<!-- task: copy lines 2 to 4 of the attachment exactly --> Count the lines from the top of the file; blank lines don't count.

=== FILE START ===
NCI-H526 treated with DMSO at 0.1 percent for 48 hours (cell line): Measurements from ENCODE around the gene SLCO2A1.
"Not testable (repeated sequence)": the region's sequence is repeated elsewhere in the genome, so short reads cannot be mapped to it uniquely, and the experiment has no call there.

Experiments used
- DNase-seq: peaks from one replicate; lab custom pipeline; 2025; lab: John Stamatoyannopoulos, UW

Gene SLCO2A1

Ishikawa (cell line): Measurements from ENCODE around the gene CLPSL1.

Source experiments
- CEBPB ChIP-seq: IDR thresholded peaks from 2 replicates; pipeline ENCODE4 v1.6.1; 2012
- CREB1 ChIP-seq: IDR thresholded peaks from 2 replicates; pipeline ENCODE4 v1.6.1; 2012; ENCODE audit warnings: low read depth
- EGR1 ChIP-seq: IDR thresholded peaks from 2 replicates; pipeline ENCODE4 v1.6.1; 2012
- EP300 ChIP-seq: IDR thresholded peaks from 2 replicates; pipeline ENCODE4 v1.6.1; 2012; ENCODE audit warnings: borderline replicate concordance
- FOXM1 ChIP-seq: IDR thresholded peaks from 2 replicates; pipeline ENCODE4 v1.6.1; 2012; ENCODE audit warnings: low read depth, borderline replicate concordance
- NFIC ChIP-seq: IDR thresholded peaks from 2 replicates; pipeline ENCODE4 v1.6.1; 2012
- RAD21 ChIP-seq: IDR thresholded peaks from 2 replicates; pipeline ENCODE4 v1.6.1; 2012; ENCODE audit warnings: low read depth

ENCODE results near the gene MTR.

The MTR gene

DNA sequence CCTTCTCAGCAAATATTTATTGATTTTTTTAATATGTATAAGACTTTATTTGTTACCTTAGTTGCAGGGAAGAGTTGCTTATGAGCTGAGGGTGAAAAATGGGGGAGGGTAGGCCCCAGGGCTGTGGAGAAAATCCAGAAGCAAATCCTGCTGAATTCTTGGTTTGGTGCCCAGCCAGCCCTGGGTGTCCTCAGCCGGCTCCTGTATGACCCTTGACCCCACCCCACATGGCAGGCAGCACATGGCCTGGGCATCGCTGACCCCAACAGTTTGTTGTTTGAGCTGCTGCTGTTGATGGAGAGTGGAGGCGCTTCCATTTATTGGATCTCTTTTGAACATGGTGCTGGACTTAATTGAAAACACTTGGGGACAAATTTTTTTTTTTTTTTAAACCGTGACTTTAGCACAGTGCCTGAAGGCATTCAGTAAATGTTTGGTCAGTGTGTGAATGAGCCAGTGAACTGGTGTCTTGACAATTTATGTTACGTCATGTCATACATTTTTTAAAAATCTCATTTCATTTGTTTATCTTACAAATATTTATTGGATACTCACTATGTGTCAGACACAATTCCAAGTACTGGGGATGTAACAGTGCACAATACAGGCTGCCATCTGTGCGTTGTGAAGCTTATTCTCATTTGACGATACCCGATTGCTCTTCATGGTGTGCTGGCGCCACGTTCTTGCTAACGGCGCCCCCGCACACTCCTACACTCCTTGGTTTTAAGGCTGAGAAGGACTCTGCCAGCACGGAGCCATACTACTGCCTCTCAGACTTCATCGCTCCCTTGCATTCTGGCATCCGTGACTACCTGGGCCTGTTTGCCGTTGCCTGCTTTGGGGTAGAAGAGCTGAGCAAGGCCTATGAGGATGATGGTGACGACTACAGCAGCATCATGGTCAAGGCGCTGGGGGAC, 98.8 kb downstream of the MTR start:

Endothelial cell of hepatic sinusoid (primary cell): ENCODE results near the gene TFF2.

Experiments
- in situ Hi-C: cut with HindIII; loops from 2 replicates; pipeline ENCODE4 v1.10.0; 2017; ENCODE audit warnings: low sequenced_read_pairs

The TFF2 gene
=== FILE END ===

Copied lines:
"Not testable (repeated sequence)": the region's sequence is repeated elsewhere in the genome, so short reads cannot be mapped to it uniquely, and the experiment has no call there.

Experiments used
- DNase-seq: peaks from one replicate; lab custom pipeline; 2025; lab: John Stamatoyannopoulos, UW